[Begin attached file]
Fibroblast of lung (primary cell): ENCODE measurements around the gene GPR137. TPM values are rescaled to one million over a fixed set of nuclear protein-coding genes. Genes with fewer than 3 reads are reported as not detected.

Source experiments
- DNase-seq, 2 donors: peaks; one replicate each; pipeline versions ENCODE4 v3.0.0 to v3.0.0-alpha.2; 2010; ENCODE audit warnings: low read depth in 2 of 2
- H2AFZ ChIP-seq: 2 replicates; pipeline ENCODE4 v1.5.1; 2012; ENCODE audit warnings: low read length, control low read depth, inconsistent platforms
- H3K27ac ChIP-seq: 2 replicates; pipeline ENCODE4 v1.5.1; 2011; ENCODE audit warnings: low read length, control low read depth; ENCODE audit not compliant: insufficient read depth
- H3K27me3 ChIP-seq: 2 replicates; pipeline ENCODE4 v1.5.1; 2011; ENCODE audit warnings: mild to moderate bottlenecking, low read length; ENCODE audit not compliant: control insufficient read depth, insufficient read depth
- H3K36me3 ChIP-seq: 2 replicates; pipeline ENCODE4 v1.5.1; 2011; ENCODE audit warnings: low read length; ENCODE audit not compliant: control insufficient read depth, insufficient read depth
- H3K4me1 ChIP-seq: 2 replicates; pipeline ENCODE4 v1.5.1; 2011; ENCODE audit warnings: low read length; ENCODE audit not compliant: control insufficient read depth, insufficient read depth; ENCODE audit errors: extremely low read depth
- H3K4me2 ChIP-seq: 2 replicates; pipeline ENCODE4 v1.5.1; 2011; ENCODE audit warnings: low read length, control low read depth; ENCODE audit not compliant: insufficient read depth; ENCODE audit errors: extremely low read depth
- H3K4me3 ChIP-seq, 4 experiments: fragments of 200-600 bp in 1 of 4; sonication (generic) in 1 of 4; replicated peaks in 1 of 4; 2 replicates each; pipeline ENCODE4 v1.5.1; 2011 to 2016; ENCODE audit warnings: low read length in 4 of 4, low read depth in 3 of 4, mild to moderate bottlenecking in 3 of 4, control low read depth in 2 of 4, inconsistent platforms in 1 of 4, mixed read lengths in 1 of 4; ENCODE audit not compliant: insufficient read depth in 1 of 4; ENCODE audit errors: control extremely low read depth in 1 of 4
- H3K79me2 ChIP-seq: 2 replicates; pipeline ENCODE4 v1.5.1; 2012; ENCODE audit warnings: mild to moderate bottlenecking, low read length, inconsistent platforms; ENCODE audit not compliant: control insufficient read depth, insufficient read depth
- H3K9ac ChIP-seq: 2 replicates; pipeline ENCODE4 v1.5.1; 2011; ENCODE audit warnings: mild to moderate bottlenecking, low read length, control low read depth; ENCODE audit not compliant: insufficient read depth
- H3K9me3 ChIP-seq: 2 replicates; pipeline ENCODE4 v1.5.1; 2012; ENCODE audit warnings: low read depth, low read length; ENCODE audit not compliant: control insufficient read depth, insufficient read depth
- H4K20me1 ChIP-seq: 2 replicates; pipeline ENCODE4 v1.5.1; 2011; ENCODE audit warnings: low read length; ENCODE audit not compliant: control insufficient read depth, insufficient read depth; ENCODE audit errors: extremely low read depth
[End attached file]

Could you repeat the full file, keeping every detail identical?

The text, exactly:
Fibroblast of lung (primary cell): ENCODE measurements around the gene GPR137. TPM values are rescaled to one million over a fixed set of nuclear protein-coding genes. Genes with fewer than 3 reads are reported as not detected.

Source experiments
- DNase-seq, 2 donors: peaks; one replicate each; pipeline versions ENCODE4 v3.0.0 to v3.0.0-alpha.2; 2010; ENCODE audit warnings: low read depth in 2 of 2
- H2AFZ ChIP-seq: 2 replicates; pipeline ENCODE4 v1.5.1; 2012; ENCODE audit warnings: low read length, control low read depth, inconsistent platforms
- H3K27ac ChIP-seq: 2 replicates; pipeline ENCODE4 v1.5.1; 2011; ENCODE audit warnings: low read length, control low read depth; ENCODE audit not compliant: insufficient read depth
- H3K27me3 ChIP-seq: 2 replicates; pipeline ENCODE4 v1.5.1; 2011; ENCODE audit warnings: mild to moderate bottlenecking, low read length; ENCODE audit not compliant: control insufficient read depth, insufficient read depth
- H3K36me3 ChIP-seq: 2 replicates; pipeline ENCODE4 v1.5.1; 2011; ENCODE audit warnings: low read length; ENCODE audit not compliant: control insufficient read depth, insufficient read depth
- H3K4me1 ChIP-seq: 2 replicates; pipeline ENCODE4 v1.5.1; 2011; ENCODE audit warnings: low read length; ENCODE audit not compliant: control insufficient read depth, insufficient read depth; ENCODE audit errors: extremely low read depth
- H3K4me2 ChIP-seq: 2 replicates; pipeline ENCODE4 v1.5.1; 2011; ENCODE audit warnings: low read length, control low read depth; ENCODE audit not compliant: insufficient read depth; ENCODE audit errors: extremely low read depth
- H3K4me3 ChIP-seq, 4 experiments: fragments of 200-600 bp in 1 of 4; sonication (generic) in 1 of 4; replicated peaks in 1 of 4; 2 replicates each; pipeline ENCODE4 v1.5.1; 2011 to 2016; ENCODE audit warnings: low read length in 4 of 4, low read depth in 3 of 4, mild to moderate bottlenecking in 3 of 4, control low read depth in 2 of 4, inconsistent platforms in 1 of 4, mixed read lengths in 1 of 4; ENCODE audit not compliant: insufficient read depth in 1 of 4; ENCODE audit errors: control extremely low read depth in 1 of 4
- H3K79me2 ChIP-seq: 2 replicates; pipeline ENCODE4 v1.5.1; 2012; ENCODE audit warnings: mild to moderate bottlenecking, low read length, inconsistent platforms; ENCODE audit not compliant: control insufficient read depth, insufficient read depth
- H3K9ac ChIP-seq: 2 replicates; pipeline ENCODE4 v1.5.1; 2011; ENCODE audit warnings: mild to moderate bottlenecking, low read length, control low read depth; ENCODE audit not compliant: insufficient read depth
- H3K9me3 ChIP-seq: 2 replicates; pipeline ENCODE4 v1.5.1; 2012; ENCODE audit warnings: low read depth, low read length; ENCODE audit not compliant: control insufficient read depth, insufficient read depth
- H4K20me1 ChIP-seq: 2 replicates; pipeline ENCODE4 v1.5.1; 2011; ENCODE audit warnings: low read length; ENCODE audit not compliant: control insufficient read depth, insufficient read depth; ENCODE audit errors: extremely low read depth